Tuesday, January 24, 2017

Hyde Park, The Emerald of Sydney CBD

Hyde Park, named after the same magnificent park in London, is the oldest people Parkland in Sydney. It is a rectangular shaped park spanning from St. James Train Station to Museum Station. The total area of this city centre parkland is 16.2 hectare.

Since the colonial time, this is the communal area for the people of Sydney. It was well-known as sport and recreation area. On 13 October 1810, Governor Macquarie officially named it Hyde Park.

The park is surrounded by St. James Church, Supreme Court of New South Wales and Hyde Park Barracks Museum at the north, St. Mary Cathedral and Australian Museum at the east, Downing Centre to the south, and Sydney CBD to the west.

Hyde Park can be accessed from various directions. From the direction of Pitt Street Mall, turn to Market Street and pass through Westfield and David Jones Building towards Elizabeth Street. Cross the road and taa-daa, there you are!

St. James Station from across the road

Hello Hyde Park!

The first thing to notice when entering Hyde Park from this direction is the Archibald Fountain with the magnificent St. Mary Cathedral at the background. Archibald Fountain was donated by J.F. Archibald in 1932 for Australia's contribution in World War I in France. The designer of this fountain was also a French named Francois-Leon Sicard who completed it in 1926 but never saw it being placed in Sydney.

Archibald Fountain, inspired from the artist's study of Greek and Roman art literature
The Apollo of Archibald Fountain
With that magnificent background, it's just perfect

The present St. Mary Cathedral is a newly built structure after the former building was caught on fire and destroyed. Initially, it was just a simple crucifix shape church facing the barren land (long before Hyde Park was there).

Now, St. Mary Cathedral is one of the longest English gothic Catholic church in Australia. It is of course a mixture of European gothic style architecture and Sydney yellow sandstone. An architect, William Wardell, after his success in designing St. John's College at the University of Sydney, was tasked by the first archbishop of Australia, Polding,  to design the church in any plan, any style, anything that is beautiful and grand.

The foundation stone was laid in 1868, but the construction faced a long period and finally gets completed in the year 2000 when the spires were built as originally proposed by Wardell. During the construction period, the church was still in operation in its temporary building.

The yellow sandstones are kinda shining, aren't they?

The flower bed to enchant the photo

A pose or two is compulsory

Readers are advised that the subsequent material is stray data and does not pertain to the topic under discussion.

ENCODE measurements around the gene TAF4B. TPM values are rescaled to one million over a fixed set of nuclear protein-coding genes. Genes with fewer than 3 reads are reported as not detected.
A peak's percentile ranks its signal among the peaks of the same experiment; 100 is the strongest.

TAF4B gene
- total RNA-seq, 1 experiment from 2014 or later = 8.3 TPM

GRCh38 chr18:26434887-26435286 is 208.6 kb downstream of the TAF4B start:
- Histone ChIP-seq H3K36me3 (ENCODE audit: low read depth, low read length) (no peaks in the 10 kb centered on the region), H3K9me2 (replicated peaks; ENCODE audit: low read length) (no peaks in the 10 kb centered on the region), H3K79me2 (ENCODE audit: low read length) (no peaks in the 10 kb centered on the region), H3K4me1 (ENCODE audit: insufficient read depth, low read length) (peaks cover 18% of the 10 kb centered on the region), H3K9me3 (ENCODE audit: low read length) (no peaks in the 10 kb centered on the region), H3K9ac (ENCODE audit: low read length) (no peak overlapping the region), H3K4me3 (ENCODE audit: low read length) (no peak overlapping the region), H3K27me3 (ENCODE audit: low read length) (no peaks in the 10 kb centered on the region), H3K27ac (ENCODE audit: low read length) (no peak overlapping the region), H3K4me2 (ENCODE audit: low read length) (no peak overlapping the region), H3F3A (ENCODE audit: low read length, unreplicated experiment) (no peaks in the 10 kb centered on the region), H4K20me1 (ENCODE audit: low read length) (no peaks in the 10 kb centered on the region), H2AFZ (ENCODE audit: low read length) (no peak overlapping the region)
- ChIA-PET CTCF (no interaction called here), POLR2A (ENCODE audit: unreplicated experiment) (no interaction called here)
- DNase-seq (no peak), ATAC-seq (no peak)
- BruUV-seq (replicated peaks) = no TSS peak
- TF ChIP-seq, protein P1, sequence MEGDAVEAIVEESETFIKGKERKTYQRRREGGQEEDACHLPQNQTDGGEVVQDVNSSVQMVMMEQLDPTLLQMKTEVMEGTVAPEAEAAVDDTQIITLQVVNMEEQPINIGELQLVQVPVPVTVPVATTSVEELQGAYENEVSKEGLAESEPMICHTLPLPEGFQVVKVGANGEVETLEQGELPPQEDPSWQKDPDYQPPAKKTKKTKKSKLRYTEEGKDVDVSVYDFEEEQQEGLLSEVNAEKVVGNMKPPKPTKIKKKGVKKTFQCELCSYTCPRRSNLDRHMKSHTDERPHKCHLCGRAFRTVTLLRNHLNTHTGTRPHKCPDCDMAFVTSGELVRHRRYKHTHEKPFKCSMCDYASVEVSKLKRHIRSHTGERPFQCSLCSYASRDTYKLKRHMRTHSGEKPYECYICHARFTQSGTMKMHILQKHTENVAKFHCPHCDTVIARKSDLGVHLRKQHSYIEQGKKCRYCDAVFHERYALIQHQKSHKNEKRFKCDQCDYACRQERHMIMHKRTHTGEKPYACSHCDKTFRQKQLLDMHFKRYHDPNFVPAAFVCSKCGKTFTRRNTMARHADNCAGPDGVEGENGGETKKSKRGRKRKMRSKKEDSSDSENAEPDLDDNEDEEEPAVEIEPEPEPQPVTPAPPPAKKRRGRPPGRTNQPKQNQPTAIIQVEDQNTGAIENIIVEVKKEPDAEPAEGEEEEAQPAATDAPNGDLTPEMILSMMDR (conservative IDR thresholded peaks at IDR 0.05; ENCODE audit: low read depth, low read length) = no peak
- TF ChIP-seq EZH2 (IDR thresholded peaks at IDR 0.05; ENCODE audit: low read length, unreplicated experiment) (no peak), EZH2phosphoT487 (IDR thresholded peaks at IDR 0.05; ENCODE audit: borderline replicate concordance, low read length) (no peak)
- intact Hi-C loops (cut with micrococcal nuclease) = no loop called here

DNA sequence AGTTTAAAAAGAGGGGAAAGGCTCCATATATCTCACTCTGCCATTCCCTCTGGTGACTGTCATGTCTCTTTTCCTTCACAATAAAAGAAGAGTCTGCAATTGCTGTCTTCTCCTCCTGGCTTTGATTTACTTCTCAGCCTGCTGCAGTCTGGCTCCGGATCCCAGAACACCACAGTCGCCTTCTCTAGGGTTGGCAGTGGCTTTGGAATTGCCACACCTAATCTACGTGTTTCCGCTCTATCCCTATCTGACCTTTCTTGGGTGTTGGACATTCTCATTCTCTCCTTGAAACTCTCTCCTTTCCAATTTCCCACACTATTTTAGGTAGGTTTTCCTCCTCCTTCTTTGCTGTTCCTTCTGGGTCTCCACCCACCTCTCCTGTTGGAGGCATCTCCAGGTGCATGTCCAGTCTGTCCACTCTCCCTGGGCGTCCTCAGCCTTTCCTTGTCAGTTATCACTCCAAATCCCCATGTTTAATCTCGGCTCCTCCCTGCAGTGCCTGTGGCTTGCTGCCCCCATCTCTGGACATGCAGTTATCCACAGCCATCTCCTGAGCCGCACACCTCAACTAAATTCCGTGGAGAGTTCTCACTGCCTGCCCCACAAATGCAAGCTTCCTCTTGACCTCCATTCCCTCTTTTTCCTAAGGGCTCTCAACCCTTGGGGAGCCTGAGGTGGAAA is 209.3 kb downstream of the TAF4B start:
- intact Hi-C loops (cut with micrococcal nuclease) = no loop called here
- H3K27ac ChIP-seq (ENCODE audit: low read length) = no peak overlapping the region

At the north of Hyde Park, other two prominent buildings are Hyde Park Barracks Museum and St. James Church. Hyde Park Barracks Museum was built to house male convicts that worked under government employment from 1819 to 1848. Since than, it was used as female immigrants depot, female asylum, law court, and finally a museum. St. James Church is an named after St. James the Great. The church was originally intended to be a courthouse in 1819 but the plan changed in February 1820. It was then constructed between 1820 and 1824, consecrated in 1824 and turned to parish church since 1835.

Hyde Park Barracks Museum

Walking towards the south, you will find Hyde Park offering you the beauty of lush green trees and colourful flower beds along the way. Many benches are provided for the visitors for just sit back or relax. If you are not a bench person, just pull out your picnic blanket to be nearer to the earth, or simply just touch your back to the ground. No one will judge you!

The shady corridor with trees all over

Just keep walking and keep admiring the beauty of this earth

At the end of the first half of Hyde Park, one little garden can be found. It is called a Sandringham Garden. It is a tiered circular garden with a bronze gate that marks the territory. This garden is so called the latest addition to Hyde Park as a combined memorial for both King George V and King George VI. The project was started in 1951 when the royal visit was scheduled but cancelled due to the sudden death of King George VI. The project was completed by Sydney sculptor Lyndon Dadswell and architect Dr. H. Epstein and the gate was unlocked by Queen Elizabeth II on 05 February 1954.

The bronze gate of Sandringham Garden

The tiered garden circling a fountain

The look from the other side

This is literally bed of flowers, who will not be in love???

Let me act cute for once :)

There is place to sit too

Keep walking to the second half of the park and find another monument at the far south, Anzac War Memorial. This is a monument created by the people of New South Wales to reminisce the impact of World War I. The fund raising to make this project come true was started in 1916 and a competition to design the monument was held in 1929. Bruce Dellit was the winner and had the honour to design this historical monument.

The exterior of the monument is made of concrete and pink granite. The interior is marble with gold stars and bronze sculptures. There is a rectangular pond in front of the monument, which is The Lake of Reflection.

Keep walking

View of Sydney Tower Eye from Hyde Park

Lake of Reflection, supposedly built at four sides of the monument but it never happened

The squarish Anzac War Memorial

Entering from Market Street (St. James Station) and exiting from Liverpool Street (Museum Station) means you have walked at least 850m, depending on the route that you choose. So, enjoying life while exercising, why not?

Love is in the air,
Little Feet 

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